When you fly into the Rwandan capital Kigali, one thing is abundantly clear: land is in short supply.
Is seems as though every inch of this hilly country is under cultivation.
So it is with some justification that some experts are concerned that Rwanda and neighbouring Burundi could be the epicentre of a population time-bomb.
Small and landlocked, with a population density of almost 400 people per square kilometre, it’s only a matter of time before the number of people in these countries exceeds the carrying capacity of the land. From 10,000 feet it looks as though food production in Rwanda has already reached its limit. If there was ever a need for sustainable intensification, it’s here.
Nteranya Sanginga, the outgoing director of CIAT’s Nairobi-based Tropical Soil Biology and Fertility Institute (TSBF), brought the issue into sharp focus yesterday. Speaking at a press briefing at the Consortium for Improved Agricultural Livelihoods in Central Africa (CIALCA) conference in Kigali, he emphasised the high price of failing to nip the problem in the bud, with a chilling message:
“We will be going back to the situation of war – and not because of ethnicity – war for food, war for space,” he said.
This is before you consider additional complicating factors, like climate change.
The only way is up?
The good news is that there are some promising solutions both in the field and in the pipeline.
Climbing beans tick a lot of the right boxes. Growing upwards instead of sprawling outwards like bush beans, climbers make excellent use of limited space. They are also three-times more productive than bush beans, and some improved varieties are resistant to some of the most prevalent bean diseases in the region.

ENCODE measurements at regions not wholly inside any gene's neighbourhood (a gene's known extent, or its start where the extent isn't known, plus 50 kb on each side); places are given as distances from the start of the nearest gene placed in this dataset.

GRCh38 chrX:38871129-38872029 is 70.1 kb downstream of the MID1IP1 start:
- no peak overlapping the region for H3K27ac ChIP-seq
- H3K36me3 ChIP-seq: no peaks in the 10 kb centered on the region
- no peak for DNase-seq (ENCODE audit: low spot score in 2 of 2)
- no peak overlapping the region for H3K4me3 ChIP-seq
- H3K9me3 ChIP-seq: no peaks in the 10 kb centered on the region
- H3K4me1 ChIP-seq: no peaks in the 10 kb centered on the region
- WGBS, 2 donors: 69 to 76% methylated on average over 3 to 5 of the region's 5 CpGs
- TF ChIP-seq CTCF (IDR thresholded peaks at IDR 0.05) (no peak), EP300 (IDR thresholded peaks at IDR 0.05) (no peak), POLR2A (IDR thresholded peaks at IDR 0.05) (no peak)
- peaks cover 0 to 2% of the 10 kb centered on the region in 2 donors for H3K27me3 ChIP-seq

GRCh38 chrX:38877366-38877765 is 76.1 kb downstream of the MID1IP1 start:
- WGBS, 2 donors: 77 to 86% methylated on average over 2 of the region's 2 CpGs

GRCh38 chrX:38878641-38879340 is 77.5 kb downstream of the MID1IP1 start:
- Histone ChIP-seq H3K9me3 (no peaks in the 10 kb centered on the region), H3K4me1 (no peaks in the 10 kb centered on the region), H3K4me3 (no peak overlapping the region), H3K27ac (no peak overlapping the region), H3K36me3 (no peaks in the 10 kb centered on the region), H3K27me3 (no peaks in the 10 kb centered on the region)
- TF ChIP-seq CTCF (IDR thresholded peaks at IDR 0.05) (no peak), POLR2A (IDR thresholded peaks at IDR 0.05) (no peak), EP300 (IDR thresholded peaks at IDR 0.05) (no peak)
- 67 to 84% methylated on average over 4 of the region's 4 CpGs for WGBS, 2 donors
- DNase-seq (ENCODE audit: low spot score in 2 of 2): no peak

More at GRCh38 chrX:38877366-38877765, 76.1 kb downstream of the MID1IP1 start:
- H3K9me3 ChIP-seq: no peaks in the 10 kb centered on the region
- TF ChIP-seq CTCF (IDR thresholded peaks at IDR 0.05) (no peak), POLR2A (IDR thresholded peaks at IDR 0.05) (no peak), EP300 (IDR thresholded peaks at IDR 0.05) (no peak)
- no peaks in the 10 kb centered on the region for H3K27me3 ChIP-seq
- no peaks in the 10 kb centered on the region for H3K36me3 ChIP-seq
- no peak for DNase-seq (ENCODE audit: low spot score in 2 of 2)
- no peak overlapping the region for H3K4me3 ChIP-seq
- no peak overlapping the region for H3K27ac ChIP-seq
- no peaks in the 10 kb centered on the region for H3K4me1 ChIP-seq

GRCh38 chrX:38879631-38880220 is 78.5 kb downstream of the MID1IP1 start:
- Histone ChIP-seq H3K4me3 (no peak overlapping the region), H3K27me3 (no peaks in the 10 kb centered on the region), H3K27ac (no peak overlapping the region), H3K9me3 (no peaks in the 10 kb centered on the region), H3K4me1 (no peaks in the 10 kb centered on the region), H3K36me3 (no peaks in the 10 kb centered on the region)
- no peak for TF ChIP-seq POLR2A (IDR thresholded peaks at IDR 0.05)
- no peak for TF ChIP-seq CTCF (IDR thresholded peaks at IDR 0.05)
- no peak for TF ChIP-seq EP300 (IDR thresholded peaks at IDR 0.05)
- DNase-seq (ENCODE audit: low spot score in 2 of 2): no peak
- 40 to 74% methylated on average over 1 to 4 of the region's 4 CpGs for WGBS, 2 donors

Then there’s the nitrogen-fixing capability of legumes, which helps improve soil fertility – no small matter in Central Africa. Plus, for many people in the region, beans are the primary source of dietary protein and are frequently referred to as the “meat of the poor”.
Adoption of improved climbing beans developed by the CIAT-led Pan-Africa Bean Research Alliance (PABRA), with close support from the Rwanda Agricultural Research Institute (ISAR), has been swift and widespread. In fact, if you drive the 60 km-or-so from Ruhengeri in Northern Rwanda, to Gisenyi on the border of DR Congo, you’ll be flanked by an undulating sea of climbers.
While climbing beans are almost certainly part of the solution to increasing land pressure in Rwanda, they are not a panacea. They will need to be combined with a cocktail of site-specific, climate-smart intensification practices, many of which are being evaluated by CIALCA.
For more, follow the CIALCA conference here.